Let’s take a “real life” example : what makes me buy a more expensive fish’n chips in a local restaurant, whereas I could buy the same meal in a supermarket, but cheaper ? Several possiblities :
- the shopkeeper is a nice guy
- he provides you the daily newspapers for free while you eat
- every 10 meals you get one free
So the product I now buy is :
- the product itself (it tastes good)
- the way I eat the meal, so to say my own experience with the product (reading newspapers)
- the way the owner presents me his product, so my shared experience (direct promotion + smile…)
Rohit Bhargava was recently in France to promote his book “Personality not included”. The main idea is that any brand should have a personality. Here’s Rohit’s main statement, that he tackles all along his brilliant demonstration:
If you want to create marketing focused on selling, all you need to do is answer four simple questions for your consumer: 1. Features. What does your product do for me and why is it different and/or better than others? 2. Benefits. How will my life be different/better/changed if I purchase it? 3. Price. Why it is worth what you are charging? 4. Action. Where can I get it? If you consistently provide good answers to these questions with your marketing, I guarantee you will be able to sell whatever you are trying to sell. Of course, if it was that easy no companies would ever fail. Answering these four questions with good answers is not necessarily a simple thing, but the formula this creates for selling anything is very straightforward. The problem with focusing on only these four is what Fred Reichheld, author of The Ultimate Question, called “bad profits.” These are the profits that you earn without keeping the customer happy.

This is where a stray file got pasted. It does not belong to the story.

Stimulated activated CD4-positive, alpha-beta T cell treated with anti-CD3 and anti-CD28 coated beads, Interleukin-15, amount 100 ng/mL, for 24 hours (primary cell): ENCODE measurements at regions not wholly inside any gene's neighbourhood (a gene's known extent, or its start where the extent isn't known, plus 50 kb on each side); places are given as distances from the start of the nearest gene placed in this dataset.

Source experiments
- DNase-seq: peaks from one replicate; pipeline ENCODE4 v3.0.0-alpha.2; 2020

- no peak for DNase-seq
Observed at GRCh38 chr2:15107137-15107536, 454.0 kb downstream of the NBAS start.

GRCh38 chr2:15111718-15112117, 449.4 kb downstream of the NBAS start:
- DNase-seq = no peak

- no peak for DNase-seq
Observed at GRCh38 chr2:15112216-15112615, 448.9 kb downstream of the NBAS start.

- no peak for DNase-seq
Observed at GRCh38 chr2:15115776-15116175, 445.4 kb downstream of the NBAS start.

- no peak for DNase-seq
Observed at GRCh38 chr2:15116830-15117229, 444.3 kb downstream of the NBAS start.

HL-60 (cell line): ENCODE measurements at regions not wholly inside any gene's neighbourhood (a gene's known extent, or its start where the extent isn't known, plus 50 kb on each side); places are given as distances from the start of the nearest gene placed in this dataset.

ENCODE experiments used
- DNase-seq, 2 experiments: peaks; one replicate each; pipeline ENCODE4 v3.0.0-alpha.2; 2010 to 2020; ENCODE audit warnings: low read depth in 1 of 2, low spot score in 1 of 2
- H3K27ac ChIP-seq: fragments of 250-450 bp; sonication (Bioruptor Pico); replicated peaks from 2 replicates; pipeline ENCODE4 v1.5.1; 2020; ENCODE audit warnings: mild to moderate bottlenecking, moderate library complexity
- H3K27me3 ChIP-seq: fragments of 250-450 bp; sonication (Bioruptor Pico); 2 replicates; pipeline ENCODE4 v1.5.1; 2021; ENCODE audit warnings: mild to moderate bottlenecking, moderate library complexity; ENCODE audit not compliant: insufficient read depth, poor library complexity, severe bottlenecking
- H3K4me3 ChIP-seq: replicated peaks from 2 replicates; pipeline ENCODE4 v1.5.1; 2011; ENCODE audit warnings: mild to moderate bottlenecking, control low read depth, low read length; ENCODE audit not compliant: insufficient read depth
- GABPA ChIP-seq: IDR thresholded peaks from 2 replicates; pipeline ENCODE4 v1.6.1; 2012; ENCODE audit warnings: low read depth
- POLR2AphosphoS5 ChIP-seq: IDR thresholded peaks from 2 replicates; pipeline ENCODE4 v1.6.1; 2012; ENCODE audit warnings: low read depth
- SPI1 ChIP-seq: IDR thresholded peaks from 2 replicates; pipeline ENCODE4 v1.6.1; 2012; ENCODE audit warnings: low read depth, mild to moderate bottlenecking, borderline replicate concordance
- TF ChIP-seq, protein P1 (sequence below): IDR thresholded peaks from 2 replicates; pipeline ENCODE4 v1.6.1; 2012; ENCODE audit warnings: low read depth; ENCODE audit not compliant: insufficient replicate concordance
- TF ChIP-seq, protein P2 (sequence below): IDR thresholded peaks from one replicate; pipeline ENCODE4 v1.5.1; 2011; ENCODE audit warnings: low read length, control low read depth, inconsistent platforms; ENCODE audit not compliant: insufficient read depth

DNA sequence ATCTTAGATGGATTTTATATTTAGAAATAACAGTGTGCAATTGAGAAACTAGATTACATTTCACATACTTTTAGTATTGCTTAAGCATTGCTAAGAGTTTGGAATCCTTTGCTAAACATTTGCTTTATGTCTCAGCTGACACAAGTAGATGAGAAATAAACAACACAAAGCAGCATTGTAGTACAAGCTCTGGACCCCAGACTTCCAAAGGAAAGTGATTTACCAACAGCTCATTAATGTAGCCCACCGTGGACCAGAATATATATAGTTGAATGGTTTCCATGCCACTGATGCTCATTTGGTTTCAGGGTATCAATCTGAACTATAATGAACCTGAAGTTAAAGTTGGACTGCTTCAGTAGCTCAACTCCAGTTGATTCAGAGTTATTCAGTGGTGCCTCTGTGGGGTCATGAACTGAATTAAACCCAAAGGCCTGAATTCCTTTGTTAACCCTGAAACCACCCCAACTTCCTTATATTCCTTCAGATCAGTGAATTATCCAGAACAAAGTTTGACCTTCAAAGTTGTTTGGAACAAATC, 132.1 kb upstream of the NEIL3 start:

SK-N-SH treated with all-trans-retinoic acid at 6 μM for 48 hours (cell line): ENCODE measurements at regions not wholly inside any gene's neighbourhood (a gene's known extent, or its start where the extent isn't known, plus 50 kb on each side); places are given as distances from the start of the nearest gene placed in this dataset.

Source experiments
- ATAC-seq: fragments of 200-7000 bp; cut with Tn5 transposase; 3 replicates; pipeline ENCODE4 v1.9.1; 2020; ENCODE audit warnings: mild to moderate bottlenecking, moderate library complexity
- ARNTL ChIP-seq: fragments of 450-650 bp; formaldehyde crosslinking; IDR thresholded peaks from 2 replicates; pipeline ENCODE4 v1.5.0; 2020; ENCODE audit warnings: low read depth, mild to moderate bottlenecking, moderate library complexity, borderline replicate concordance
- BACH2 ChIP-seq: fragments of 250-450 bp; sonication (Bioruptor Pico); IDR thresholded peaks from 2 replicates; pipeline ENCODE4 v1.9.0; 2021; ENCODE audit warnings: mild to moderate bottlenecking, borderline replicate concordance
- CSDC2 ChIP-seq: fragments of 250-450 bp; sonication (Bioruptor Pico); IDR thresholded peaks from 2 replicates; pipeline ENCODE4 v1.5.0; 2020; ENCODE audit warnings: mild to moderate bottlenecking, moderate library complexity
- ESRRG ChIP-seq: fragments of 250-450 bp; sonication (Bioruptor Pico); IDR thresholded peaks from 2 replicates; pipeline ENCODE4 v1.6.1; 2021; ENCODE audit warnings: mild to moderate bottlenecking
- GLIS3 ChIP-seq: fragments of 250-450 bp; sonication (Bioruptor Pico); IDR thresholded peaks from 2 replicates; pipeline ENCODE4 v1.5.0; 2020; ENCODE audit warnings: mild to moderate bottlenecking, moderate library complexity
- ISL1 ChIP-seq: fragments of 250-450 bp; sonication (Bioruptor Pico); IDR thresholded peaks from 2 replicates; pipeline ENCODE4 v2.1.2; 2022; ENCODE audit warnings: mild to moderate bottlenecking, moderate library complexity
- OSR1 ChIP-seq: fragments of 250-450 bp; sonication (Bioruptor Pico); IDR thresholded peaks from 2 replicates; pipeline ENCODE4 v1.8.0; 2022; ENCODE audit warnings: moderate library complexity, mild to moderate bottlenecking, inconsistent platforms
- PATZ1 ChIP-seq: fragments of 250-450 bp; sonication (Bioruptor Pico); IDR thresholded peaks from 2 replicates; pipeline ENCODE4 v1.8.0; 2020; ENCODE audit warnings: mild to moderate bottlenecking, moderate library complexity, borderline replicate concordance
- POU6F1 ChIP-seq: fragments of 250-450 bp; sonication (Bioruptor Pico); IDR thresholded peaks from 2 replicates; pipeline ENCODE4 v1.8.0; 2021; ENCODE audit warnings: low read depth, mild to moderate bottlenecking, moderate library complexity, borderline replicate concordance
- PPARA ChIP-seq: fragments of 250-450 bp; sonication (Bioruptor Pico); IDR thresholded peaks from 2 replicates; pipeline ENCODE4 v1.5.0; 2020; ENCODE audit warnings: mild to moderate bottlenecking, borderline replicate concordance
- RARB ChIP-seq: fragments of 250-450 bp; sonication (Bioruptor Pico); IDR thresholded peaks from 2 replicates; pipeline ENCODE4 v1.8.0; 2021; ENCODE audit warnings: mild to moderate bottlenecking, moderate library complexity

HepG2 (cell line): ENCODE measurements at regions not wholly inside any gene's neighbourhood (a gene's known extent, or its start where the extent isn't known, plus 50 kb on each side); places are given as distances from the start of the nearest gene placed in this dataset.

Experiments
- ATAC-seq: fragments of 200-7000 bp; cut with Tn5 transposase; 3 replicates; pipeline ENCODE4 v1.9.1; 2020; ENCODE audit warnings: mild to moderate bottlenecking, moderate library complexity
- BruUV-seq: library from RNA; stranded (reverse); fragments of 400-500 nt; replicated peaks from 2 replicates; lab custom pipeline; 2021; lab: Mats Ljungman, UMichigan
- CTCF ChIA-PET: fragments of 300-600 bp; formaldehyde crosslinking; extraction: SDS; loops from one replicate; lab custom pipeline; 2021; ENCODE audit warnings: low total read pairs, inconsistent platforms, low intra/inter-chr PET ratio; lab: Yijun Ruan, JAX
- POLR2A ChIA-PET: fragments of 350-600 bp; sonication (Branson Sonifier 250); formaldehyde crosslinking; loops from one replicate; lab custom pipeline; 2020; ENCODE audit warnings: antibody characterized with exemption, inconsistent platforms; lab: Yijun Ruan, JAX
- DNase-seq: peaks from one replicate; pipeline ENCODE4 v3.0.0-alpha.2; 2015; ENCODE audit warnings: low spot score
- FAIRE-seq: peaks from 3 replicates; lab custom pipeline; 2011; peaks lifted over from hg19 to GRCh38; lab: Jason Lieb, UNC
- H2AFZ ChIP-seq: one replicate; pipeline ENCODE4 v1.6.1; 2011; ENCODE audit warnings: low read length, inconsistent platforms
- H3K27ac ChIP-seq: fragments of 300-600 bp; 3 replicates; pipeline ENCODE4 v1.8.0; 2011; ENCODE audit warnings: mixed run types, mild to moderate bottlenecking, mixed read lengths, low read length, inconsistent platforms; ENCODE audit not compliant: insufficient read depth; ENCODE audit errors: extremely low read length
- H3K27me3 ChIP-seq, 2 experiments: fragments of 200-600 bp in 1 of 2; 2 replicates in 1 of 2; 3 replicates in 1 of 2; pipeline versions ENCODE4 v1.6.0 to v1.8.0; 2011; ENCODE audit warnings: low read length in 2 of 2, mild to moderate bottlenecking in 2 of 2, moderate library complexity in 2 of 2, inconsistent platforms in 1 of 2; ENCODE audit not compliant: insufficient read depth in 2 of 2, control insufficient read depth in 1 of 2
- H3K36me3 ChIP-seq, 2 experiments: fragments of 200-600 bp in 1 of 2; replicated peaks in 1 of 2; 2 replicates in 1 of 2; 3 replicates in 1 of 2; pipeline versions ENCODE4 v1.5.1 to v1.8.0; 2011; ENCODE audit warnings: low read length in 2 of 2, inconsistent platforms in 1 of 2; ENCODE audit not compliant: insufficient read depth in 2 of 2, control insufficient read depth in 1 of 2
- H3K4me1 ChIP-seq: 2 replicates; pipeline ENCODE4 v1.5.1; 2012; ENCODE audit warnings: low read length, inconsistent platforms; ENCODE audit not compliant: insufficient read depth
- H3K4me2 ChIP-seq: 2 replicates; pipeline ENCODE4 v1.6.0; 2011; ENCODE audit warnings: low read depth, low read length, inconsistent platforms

And keeping the customer unhappy means not having a long-term business sustainability.
As far as I’m concerned, my social utility optimum will definitely drive my decision-making process when it’s about goods with bigger experience. And it’s definitely influenced by a brand personality.
Brandmaster makes a comparaison between what DNA & personality refer to when it’s about a brand :
“but I would suggest that when we are talking of a brand personality, the ‘DNA’ (not to be confused with the brand history) is far less important than the nurture which represents a brand’s interaction with its audiences. It is the latter that shapes what we perceive as the brand personality.”
Interactions require a voice for the brand. DNA is a static notion, whereas personality means daily actions, conversations, exchanges with an audience (both talking & far more important listening).
Ana has a very challenging point of view on “brand personality and why it sucks” :
“So I am really not sure what to do with the concept brand personality. It used to be a mechanism for “integration” of different products under the same umbrella, and about consistency of interactions of the brand, and about managing consumers’ expectations from the brand. But all of this sounds so wrong now. Products/services can be [and are] responsible for all of the above. Like, really — why is it so hard to imagine that I am truly & emotionally attached to my running shoes, to my Mac, to my Marc Jacobs dress, and that I have a very real & ongoing relationship with these products. Why do I need to imagine their respective brand personalities?”
I definitely agree with her when she says that consumers shall not have to imagine the brand identity. Consumers should be concretely in touch with the brands, as they are with their friends : you don’t imagine how your girlfriend is; you know how she is.
More articles about Rohit’s book :